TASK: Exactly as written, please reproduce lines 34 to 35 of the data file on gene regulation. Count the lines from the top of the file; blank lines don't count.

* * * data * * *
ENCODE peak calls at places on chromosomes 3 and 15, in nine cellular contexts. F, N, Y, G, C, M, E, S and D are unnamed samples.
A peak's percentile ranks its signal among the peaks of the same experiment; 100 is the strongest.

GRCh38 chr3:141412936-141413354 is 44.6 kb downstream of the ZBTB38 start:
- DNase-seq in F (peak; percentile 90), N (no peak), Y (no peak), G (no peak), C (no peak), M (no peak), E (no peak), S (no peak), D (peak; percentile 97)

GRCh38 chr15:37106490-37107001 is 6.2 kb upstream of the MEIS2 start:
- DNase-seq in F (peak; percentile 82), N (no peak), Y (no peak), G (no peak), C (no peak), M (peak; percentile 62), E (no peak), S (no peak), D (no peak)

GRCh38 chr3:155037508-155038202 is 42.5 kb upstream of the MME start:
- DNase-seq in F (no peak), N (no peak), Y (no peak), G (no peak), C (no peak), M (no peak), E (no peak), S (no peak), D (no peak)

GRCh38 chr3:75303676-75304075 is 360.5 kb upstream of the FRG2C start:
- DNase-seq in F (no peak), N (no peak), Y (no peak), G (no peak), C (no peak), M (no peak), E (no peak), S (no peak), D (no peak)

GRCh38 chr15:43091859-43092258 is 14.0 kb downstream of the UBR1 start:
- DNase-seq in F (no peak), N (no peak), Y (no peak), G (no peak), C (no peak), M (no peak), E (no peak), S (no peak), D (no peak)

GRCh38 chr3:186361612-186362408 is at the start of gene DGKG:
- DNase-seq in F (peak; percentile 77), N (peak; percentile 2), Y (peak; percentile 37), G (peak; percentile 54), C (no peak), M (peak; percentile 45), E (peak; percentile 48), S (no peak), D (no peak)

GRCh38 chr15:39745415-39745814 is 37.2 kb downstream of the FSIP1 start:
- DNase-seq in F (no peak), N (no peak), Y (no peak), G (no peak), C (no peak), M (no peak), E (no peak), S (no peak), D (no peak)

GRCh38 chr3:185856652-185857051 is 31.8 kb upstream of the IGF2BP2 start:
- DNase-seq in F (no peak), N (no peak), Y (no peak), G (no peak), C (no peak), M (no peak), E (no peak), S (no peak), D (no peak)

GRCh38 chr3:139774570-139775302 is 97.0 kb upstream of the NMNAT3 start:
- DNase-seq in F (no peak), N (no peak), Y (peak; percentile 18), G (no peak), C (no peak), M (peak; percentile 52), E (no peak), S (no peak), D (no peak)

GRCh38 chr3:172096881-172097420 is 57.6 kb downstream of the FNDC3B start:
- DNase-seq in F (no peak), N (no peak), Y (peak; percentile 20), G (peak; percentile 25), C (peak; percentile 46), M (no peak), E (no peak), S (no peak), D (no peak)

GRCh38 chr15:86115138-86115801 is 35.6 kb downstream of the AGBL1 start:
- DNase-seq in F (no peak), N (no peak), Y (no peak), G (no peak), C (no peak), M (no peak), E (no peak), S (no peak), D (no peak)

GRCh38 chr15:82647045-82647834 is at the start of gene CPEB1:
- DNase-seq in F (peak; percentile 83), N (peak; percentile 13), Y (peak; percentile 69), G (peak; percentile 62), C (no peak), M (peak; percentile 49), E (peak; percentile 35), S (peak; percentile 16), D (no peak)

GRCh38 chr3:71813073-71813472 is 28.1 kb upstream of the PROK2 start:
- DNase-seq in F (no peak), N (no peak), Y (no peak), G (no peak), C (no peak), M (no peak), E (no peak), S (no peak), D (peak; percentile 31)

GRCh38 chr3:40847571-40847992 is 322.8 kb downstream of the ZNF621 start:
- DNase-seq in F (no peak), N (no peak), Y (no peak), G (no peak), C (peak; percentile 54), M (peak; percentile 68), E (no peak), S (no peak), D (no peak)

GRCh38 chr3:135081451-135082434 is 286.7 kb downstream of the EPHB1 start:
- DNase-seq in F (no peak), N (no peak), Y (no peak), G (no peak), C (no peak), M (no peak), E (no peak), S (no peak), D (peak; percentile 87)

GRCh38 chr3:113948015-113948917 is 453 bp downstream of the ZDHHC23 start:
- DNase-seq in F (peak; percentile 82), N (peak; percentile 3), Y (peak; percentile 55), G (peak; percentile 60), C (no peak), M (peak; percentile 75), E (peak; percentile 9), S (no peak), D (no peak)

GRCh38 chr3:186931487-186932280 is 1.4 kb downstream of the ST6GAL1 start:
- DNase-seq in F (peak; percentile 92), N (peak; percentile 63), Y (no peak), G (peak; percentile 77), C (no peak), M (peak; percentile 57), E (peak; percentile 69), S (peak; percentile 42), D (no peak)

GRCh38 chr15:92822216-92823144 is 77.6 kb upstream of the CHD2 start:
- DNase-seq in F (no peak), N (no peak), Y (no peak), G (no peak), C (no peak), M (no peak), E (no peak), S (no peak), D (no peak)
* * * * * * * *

- DNase-seq in F (peak; percentile 82), N (peak; percentile 3), Y (peak; percentile 55), G (peak; percentile 60), C (no peak), M (peak; percentile 75), E (peak; percentile 9), S (no peak), D (no peak)

GRCh38 chr3:186931487-186932280 is 1.4 kb downstream of the ST6GAL1 start: